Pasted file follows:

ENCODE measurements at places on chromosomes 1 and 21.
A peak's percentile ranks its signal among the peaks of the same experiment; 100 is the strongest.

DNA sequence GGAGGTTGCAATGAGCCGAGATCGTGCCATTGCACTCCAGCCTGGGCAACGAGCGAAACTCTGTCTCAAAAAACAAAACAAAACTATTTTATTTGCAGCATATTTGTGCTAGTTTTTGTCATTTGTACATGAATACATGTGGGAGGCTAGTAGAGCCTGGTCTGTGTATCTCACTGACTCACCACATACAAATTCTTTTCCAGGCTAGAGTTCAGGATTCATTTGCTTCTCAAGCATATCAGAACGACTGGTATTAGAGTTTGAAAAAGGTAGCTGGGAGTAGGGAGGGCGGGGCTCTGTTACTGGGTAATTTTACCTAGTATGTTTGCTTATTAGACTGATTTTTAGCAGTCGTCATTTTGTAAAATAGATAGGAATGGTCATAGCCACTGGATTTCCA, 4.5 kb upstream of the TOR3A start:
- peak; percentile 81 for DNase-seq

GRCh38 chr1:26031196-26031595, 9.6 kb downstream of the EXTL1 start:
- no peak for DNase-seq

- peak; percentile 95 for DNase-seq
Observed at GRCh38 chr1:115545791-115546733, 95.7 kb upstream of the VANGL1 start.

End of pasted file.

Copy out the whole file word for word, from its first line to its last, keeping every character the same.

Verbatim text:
ENCODE measurements at places on chromosomes 1 and 21.
A peak's percentile ranks its signal among the peaks of the same experiment; 100 is the strongest.

DNA sequence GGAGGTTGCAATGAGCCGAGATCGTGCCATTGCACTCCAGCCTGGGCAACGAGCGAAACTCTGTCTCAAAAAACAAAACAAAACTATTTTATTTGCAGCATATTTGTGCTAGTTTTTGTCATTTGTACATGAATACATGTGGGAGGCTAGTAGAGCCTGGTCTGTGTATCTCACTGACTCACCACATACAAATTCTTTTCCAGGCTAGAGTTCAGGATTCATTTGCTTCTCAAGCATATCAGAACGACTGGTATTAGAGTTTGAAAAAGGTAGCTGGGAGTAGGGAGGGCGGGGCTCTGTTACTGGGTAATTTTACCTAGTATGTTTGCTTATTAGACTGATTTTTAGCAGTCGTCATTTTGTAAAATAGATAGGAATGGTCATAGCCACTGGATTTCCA, 4.5 kb upstream of the TOR3A start:
- peak; percentile 81 for DNase-seq

GRCh38 chr1:26031196-26031595, 9.6 kb downstream of the EXTL1 start:
- no peak for DNase-seq

- peak; percentile 95 for DNase-seq
Observed at GRCh38 chr1:115545791-115546733, 95.7 kb upstream of the VANGL1 start.